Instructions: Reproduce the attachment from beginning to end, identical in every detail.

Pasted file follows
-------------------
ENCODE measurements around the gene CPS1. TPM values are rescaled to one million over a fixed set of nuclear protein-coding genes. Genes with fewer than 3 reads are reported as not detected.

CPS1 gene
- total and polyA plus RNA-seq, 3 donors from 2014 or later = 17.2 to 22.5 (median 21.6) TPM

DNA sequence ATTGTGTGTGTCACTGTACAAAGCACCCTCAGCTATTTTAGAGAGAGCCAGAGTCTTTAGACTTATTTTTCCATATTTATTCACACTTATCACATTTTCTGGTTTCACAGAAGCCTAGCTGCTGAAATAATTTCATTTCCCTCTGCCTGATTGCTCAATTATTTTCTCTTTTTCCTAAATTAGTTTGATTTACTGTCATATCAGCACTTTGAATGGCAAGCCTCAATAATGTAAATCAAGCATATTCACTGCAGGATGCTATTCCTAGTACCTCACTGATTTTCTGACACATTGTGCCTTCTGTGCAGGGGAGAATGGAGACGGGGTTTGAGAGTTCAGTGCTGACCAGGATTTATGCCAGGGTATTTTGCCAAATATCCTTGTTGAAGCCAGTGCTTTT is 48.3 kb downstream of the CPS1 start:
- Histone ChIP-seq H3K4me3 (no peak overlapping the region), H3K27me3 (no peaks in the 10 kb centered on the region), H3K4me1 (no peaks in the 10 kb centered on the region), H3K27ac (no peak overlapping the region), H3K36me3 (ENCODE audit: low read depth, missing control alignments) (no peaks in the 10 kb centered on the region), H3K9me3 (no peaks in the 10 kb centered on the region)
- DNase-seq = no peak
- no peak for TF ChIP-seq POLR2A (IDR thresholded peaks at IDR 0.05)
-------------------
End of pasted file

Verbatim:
ENCODE measurements around the gene CPS1. TPM values are rescaled to one million over a fixed set of nuclear protein-coding genes. Genes with fewer than 3 reads are reported as not detected.

CPS1 gene
- total and polyA plus RNA-seq, 3 donors from 2014 or later = 17.2 to 22.5 (median 21.6) TPM

DNA sequence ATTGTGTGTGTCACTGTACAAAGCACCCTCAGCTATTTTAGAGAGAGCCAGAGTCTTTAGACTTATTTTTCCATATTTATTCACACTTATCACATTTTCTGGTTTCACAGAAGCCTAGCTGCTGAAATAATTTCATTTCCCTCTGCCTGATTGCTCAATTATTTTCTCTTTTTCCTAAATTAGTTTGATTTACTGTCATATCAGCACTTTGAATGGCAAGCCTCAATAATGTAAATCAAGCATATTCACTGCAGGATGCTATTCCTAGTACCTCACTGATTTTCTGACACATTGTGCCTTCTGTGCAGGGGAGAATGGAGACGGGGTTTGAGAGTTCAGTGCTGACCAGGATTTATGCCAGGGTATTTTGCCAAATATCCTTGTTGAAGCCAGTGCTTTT is 48.3 kb downstream of the CPS1 start:
- Histone ChIP-seq H3K4me3 (no peak overlapping the region), H3K27me3 (no peaks in the 10 kb centered on the region), H3K4me1 (no peaks in the 10 kb centered on the region), H3K27ac (no peak overlapping the region), H3K36me3 (ENCODE audit: low read depth, missing control alignments) (no peaks in the 10 kb centered on the region), H3K9me3 (no peaks in the 10 kb centered on the region)
- DNase-seq = no peak
- no peak for TF ChIP-seq POLR2A (IDR thresholded peaks at IDR 0.05)